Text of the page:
Date: 7 November 2014 Time: 12.10 pm
Venue: Murphy Lecture Theatre 101 (MY101), Victoria University of Wellington
The History Programme is pleased to host Professor Antony Hopkins,
who will speak on his forthcoming study American Empire: An Alternative
American Empire: An Alternative History seeks to rethink
the United States and empire in an international setting, using the UK
as the prime comparator. Conventional wisdom suggests that ‘empire’
applies to the United States before 1783 and after 1945.
Professor Hopkins suggests, instead, that the decades between require reconsideration.
in 1783 the USA achieved formal independence, what followed was a long
struggle to secure real sovereignty, during which the US remained
heavily dependent on the UK. The conventional narrative of the
pioneering nation and its progress towards liberty and democracy can be
seen instead as an increasingly fraught search for development and
viability. In this understanding, the US is the first major
decolonised state and, as such, the forerunner of many others that were
to follow. The experiment in nation-building failed in 1861, and the
new endeavour after 1865 sought to shape a new union. The effort
succeeded: 1898 was an expression and celebration of unity achieved that
also won the US recognition as a world power.
delivered an overseas territorial empire, the history of that empire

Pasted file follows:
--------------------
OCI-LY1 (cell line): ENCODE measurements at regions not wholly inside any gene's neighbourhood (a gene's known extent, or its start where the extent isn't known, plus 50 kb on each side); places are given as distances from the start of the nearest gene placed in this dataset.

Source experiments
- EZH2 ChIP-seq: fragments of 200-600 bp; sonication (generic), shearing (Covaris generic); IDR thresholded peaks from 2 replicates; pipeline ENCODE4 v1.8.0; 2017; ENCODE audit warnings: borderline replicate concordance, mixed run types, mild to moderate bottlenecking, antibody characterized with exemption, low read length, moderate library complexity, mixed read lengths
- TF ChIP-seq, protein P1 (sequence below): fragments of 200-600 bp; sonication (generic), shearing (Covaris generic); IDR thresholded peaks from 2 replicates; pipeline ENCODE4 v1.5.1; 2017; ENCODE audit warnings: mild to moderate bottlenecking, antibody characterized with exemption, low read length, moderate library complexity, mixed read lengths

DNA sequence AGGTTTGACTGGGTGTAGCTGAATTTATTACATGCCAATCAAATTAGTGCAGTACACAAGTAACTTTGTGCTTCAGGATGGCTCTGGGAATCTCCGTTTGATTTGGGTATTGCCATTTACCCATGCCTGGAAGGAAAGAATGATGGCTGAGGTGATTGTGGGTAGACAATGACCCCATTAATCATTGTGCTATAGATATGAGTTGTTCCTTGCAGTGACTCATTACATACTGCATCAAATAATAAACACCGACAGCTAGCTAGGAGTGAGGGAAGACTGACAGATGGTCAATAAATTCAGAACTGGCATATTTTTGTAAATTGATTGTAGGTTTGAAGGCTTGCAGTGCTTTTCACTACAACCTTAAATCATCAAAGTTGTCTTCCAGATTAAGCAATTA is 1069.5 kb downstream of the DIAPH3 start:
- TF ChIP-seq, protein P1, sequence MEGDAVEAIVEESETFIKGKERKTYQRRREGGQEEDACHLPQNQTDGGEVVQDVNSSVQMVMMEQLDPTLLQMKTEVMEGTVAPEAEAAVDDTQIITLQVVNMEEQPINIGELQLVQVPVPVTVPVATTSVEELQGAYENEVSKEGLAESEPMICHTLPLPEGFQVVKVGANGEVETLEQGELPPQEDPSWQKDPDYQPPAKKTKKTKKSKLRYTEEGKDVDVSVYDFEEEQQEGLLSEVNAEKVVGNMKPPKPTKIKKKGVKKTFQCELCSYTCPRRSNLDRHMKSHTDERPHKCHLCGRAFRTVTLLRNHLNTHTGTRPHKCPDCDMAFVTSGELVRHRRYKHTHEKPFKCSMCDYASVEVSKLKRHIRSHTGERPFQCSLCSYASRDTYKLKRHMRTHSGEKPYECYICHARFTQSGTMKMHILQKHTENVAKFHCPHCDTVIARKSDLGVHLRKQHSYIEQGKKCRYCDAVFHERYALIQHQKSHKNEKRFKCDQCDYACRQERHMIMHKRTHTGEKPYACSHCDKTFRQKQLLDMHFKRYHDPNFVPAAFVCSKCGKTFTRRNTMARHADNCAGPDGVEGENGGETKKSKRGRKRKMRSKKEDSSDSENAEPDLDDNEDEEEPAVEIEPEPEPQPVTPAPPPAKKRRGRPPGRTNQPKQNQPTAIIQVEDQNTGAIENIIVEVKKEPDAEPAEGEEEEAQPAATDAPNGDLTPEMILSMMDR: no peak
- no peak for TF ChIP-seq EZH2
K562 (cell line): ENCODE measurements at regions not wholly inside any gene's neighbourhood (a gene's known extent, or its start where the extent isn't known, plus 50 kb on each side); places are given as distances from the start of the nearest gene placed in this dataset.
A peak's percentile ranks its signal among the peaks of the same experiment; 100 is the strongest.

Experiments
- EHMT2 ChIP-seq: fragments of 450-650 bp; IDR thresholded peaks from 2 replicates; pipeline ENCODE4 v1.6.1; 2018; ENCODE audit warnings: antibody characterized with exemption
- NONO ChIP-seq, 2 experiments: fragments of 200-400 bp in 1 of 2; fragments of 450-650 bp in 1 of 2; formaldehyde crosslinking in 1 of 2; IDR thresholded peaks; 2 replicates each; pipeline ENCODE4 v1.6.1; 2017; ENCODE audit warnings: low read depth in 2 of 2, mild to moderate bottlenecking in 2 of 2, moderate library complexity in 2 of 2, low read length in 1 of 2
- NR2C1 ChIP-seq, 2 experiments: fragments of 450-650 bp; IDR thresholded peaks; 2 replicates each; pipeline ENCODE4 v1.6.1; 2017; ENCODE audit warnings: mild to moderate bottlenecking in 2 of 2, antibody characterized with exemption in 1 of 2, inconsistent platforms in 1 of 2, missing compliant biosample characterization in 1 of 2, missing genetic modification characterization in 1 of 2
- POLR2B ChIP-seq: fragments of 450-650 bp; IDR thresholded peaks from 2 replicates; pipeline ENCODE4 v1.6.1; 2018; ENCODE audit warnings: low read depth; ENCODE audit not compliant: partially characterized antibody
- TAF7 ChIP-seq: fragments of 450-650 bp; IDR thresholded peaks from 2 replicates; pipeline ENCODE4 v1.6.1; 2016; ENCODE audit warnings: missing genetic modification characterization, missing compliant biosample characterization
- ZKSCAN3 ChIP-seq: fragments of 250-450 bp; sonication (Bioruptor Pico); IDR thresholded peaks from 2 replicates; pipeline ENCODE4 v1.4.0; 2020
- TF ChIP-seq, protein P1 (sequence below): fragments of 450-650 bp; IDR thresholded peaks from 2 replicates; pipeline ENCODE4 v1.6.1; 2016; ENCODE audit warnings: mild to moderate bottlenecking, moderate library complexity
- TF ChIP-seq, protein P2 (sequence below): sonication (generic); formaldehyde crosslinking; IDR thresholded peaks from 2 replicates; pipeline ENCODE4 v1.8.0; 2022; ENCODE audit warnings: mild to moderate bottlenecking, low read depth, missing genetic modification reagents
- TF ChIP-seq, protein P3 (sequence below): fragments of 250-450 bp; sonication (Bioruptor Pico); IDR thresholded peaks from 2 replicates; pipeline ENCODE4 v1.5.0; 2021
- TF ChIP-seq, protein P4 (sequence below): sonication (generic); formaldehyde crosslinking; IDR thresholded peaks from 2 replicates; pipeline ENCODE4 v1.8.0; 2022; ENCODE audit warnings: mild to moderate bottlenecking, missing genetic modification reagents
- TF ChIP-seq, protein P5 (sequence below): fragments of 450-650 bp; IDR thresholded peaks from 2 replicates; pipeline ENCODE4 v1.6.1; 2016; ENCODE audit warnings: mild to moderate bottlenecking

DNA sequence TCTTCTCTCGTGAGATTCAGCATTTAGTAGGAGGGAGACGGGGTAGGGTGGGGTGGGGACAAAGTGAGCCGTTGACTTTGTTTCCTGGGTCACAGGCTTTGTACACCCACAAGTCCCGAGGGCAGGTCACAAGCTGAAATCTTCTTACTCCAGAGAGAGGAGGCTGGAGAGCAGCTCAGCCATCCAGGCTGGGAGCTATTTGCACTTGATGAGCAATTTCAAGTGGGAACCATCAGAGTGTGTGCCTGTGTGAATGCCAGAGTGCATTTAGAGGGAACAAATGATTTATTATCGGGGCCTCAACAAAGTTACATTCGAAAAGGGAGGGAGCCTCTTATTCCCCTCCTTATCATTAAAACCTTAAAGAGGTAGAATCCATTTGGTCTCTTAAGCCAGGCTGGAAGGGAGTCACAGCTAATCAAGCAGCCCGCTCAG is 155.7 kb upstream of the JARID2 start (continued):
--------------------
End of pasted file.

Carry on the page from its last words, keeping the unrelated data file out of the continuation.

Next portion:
has been almost totally neglected. Reconstructing the history of the
'real' US Empire provides a test of US exceptionalism, enables the US
experience to be compared to that of the other territorial empires, and
presents unused precedents for present-day commentators to refer to
when they advise policy-makers about the 'lessons of history.' This
empire ended in the 1950s, when the European empires also came to an
end. What followed was not an American 'empire' but an attempt to create
US hegemony in greatly changed circumstances. The attempt was of
relatively short duration and of limited success.
Professor A. G.
Hopkins is a world-renowned economic historian of the British Empire and
Africa, as well as a pioneer in the history of globalisation and global
history. He is Emeritus Professor at Pembroke College Cambridge, and
was previously the Walter Prescott Webb Professor of History and Ideas
at the University of Texas in Austin and the Smuts Professor of
Commonwealth History at the University of Cambridge. Perhaps the
best-known of his works is British Imperialism 1688-2000 (with P.J.
Cain). He has also published extensively on globalization and world